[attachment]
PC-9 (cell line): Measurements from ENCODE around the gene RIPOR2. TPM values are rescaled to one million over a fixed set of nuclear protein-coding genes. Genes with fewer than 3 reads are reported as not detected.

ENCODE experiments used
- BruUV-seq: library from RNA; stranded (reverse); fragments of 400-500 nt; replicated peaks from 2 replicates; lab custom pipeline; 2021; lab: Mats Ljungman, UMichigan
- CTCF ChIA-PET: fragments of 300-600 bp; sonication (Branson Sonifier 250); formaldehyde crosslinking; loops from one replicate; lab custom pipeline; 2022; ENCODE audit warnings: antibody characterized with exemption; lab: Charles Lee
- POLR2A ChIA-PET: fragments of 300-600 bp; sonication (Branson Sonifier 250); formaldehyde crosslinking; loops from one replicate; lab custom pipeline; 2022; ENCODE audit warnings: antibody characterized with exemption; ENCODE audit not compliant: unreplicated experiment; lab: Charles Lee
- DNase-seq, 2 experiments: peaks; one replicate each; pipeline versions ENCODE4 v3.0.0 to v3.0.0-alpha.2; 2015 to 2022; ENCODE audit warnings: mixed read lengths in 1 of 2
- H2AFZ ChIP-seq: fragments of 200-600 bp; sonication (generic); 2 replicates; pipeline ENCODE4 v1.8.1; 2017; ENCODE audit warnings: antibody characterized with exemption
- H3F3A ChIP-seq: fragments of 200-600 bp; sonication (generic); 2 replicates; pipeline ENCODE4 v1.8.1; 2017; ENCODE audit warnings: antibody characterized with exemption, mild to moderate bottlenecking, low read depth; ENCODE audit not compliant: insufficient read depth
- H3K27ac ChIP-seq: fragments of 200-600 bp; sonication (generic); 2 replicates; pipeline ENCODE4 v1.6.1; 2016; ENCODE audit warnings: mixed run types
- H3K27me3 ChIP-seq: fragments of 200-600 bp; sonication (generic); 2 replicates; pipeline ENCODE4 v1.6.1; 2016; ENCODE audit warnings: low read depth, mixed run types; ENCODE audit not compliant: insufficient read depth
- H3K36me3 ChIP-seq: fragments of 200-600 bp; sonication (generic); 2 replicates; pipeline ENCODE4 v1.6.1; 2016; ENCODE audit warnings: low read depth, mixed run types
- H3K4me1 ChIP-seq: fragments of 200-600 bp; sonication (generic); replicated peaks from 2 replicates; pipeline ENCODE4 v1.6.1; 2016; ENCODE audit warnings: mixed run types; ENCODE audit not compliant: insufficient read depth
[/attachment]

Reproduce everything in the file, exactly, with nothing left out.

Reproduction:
PC-9 (cell line): Measurements from ENCODE around the gene RIPOR2. TPM values are rescaled to one million over a fixed set of nuclear protein-coding genes. Genes with fewer than 3 reads are reported as not detected.

ENCODE experiments used
- BruUV-seq: library from RNA; stranded (reverse); fragments of 400-500 nt; replicated peaks from 2 replicates; lab custom pipeline; 2021; lab: Mats Ljungman, UMichigan
- CTCF ChIA-PET: fragments of 300-600 bp; sonication (Branson Sonifier 250); formaldehyde crosslinking; loops from one replicate; lab custom pipeline; 2022; ENCODE audit warnings: antibody characterized with exemption; lab: Charles Lee
- POLR2A ChIA-PET: fragments of 300-600 bp; sonication (Branson Sonifier 250); formaldehyde crosslinking; loops from one replicate; lab custom pipeline; 2022; ENCODE audit warnings: antibody characterized with exemption; ENCODE audit not compliant: unreplicated experiment; lab: Charles Lee
- DNase-seq, 2 experiments: peaks; one replicate each; pipeline versions ENCODE4 v3.0.0 to v3.0.0-alpha.2; 2015 to 2022; ENCODE audit warnings: mixed read lengths in 1 of 2
- H2AFZ ChIP-seq: fragments of 200-600 bp; sonication (generic); 2 replicates; pipeline ENCODE4 v1.8.1; 2017; ENCODE audit warnings: antibody characterized with exemption
- H3F3A ChIP-seq: fragments of 200-600 bp; sonication (generic); 2 replicates; pipeline ENCODE4 v1.8.1; 2017; ENCODE audit warnings: antibody characterized with exemption, mild to moderate bottlenecking, low read depth; ENCODE audit not compliant: insufficient read depth
- H3K27ac ChIP-seq: fragments of 200-600 bp; sonication (generic); 2 replicates; pipeline ENCODE4 v1.6.1; 2016; ENCODE audit warnings: mixed run types
- H3K27me3 ChIP-seq: fragments of 200-600 bp; sonication (generic); 2 replicates; pipeline ENCODE4 v1.6.1; 2016; ENCODE audit warnings: low read depth, mixed run types; ENCODE audit not compliant: insufficient read depth
- H3K36me3 ChIP-seq: fragments of 200-600 bp; sonication (generic); 2 replicates; pipeline ENCODE4 v1.6.1; 2016; ENCODE audit warnings: low read depth, mixed run types
- H3K4me1 ChIP-seq: fragments of 200-600 bp; sonication (generic); replicated peaks from 2 replicates; pipeline ENCODE4 v1.6.1; 2016; ENCODE audit warnings: mixed run types; ENCODE audit not compliant: insufficient read depth